Women's Group Says Biden Insulted State Dept. Official

July 7, 2008 - 8:28 PM

Capitol Hill (CNSNews.com) - The largest public policy women's organization in the United States says a U.S. Senator insulted a State Department official at a June 13 hearing on the United Nations Convention on Elimination of all Forms of Discrimination Against Women, or CEDAW.

During the Senate Foreign Relations Committee hearing, Sen. Joseph Biden (D-Del.), who chairs the committee, criticized the "casual attitude of the executive branch toward the treaty process and the legitimate requests of this committee for testimony."

The hearing, Biden noted, had been postponed twice at the request of the administration.

"In mid-April, I invited Under Secretary of State for Global Affairs Paula Dobriansky to appear at a hearing scheduled for May 15," he said. After that hearing was postponed, Biden said he rescheduled it for June 13 and "issued a new written invitation to Under Secretary Dobriansky."

But the White House never identified Dobriansky as its designated expert on CEDAW. A State Department official, who spoke on condition of anonymity, told CNSNews.com that Ambassador Michael Southwick, the deputy assistant secretary of state for the Bureau of International Organization Affairs, would have been "the logical choice" to represent the administration.

Southwick is an expert in the implementation of United Nations conventions and their effects on U.S. policy in the State Department bureau that "develops and implements U.S. policy in the UN, the UN's specialized agencies, and other international organizations."

The ambassador's office would not confirm whether or not he was scheduled to appear at the hearing. A State Department "press guidance" document said only that "the administration offered to provide witnesses" at the hearings.

During his opening statement, Biden referenced the possibility of someone other than Dobriansky testifying.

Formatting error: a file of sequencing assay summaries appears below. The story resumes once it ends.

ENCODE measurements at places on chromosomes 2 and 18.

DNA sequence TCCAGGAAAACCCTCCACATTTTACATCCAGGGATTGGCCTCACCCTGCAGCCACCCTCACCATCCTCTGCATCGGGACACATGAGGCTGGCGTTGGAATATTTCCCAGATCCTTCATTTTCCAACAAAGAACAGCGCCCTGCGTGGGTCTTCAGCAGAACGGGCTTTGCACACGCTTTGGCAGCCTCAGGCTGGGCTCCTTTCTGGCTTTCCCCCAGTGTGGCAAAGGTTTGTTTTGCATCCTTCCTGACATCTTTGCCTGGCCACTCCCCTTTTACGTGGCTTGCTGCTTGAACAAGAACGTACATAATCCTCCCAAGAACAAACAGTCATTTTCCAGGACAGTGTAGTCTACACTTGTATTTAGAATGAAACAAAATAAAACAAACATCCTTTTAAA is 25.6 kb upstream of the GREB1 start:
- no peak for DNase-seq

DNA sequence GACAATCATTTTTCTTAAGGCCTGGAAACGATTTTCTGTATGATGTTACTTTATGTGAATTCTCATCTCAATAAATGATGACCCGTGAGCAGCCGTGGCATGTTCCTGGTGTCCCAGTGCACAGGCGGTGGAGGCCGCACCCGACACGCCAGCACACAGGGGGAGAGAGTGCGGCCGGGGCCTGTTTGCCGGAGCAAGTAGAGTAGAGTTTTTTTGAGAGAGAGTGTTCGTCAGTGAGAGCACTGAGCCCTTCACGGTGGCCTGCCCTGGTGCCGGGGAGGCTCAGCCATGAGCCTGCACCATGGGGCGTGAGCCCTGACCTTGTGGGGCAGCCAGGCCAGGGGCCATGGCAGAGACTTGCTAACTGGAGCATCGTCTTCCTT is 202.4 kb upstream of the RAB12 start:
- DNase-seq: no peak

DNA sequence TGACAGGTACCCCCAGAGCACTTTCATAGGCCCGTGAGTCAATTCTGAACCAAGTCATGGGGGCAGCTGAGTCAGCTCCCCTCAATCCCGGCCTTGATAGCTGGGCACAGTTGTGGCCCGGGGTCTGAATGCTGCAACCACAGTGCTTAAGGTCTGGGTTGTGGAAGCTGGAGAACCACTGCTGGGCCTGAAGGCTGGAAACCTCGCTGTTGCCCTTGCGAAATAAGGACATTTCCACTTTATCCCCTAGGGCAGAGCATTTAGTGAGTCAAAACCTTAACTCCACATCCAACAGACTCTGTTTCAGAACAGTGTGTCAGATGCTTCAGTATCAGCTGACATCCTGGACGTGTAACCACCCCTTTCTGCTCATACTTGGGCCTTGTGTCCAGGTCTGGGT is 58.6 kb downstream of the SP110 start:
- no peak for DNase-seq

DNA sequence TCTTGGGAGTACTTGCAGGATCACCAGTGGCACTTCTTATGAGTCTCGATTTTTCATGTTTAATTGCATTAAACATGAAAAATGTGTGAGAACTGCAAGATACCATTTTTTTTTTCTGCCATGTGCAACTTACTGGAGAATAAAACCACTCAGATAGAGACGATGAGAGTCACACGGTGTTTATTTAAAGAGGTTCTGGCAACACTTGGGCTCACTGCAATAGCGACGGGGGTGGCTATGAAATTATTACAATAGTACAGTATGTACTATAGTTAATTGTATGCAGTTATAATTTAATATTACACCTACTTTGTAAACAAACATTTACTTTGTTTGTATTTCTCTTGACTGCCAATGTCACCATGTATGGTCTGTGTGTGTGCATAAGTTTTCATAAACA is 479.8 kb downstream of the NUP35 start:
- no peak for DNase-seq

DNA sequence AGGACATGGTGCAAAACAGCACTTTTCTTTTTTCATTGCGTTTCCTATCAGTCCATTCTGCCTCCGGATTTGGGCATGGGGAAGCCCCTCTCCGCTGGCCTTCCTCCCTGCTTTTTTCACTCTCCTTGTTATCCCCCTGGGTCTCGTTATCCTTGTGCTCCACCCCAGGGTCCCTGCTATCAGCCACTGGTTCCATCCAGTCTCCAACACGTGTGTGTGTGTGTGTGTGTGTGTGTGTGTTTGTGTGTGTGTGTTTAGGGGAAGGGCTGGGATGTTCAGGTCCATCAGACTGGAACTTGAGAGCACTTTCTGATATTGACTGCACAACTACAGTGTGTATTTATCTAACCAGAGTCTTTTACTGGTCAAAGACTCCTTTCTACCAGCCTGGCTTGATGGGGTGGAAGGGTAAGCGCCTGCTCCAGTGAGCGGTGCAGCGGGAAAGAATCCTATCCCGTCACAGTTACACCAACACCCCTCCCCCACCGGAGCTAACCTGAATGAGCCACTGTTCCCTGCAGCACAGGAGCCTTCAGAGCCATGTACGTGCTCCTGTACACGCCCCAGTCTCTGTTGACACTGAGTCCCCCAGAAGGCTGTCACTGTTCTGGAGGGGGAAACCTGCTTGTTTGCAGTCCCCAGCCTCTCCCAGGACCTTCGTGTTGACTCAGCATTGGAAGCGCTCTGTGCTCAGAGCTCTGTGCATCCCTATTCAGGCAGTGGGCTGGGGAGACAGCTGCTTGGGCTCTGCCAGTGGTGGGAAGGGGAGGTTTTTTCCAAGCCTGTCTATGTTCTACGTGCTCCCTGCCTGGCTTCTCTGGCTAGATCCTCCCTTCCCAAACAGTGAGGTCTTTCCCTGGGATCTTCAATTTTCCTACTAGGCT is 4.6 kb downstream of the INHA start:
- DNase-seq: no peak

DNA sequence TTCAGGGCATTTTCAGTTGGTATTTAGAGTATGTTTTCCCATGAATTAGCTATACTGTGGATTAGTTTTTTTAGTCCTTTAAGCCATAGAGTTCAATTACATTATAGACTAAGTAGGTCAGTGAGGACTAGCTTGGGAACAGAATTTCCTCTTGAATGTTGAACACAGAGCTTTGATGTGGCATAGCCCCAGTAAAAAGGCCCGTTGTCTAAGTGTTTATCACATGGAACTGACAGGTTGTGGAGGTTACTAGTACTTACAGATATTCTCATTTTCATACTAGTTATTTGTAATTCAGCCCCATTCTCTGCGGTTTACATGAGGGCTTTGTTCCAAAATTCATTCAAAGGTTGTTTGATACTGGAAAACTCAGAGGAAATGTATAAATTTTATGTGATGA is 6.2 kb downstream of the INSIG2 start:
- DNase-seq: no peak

"I should note that the State Department made a last minute offer to send two mid-level officials," he said. "I decided to proceed with the hearing today, and hear from the executive branch when it is fully prepared to present its position."

The tone of that comment prompted a letter from Concerned Women for America (CWA) President Sandy Rios to Biden.

"I have been reliably informed that the Administration had sought to have two of its officials appear to offer testimony at this hearing. Both of those witnesses were rejected by the staff of the Foreign Relations Committee, allegedly on the grounds that they were not sufficiently senior," Rios wrote.

"It would, in any case, seem to be the responsibility of the Administration rather than Committee employees to determine the qualifications of witnesses appearing on behalf of the Administration. In this particular instance, moreover, one of the rejected witnesses was the ambassador who leads the U.S. delegation at United Nations conferences," she concluded in an apparent reference to Southwick.

Wendy Wright, Senior Policy Director for CWA, said Biden seems to have his priorities out of order.

"What I think is most important is that you have someone who knows the subject and who understands the treaty and knows what the implications of the treaty would be. That's what would have benefited this committee the most," she said. "Hopefully Joe Biden is not only concerned with people's titles or what position they hold, but rather with what they can impart to the committee."

Biden and other CEDAW supporters may have rejected Southwick, Wright speculated, precisely because of his expertise.

"It's very likely that Senator Biden and Senator [Barbara] Boxer (D-Calif.) didn't want a true evaluation of this treaty and perhaps they were trying to use this as a way to cast aspersions on the administration," she said. "This appears to have been a manipulation tactic on the part of Senator Biden."

Wright agrees that Southwick would have been the perfect person to expose the flaws in CEDAW.

"He has been working on issues like this for quite a while. He knows how the U.N. works. He knows some of the problems with treaties and especially treaties like this that affect the family," she added. "There's no reason that Joe Biden should disparage someone like Michael Southwick."

Biden maintains that he rejected the State Department witnesses because the Justice Department is conducting a review of CEDAW for the White House and, therefore, "their testimony would be incomplete" until that review is finished.



See Previous story:
Senate Committee Considers UN 'Women's Rights' Treaty


E-mail a news tip to Jeff Johnson.

Send a Letter to the Editor about this article.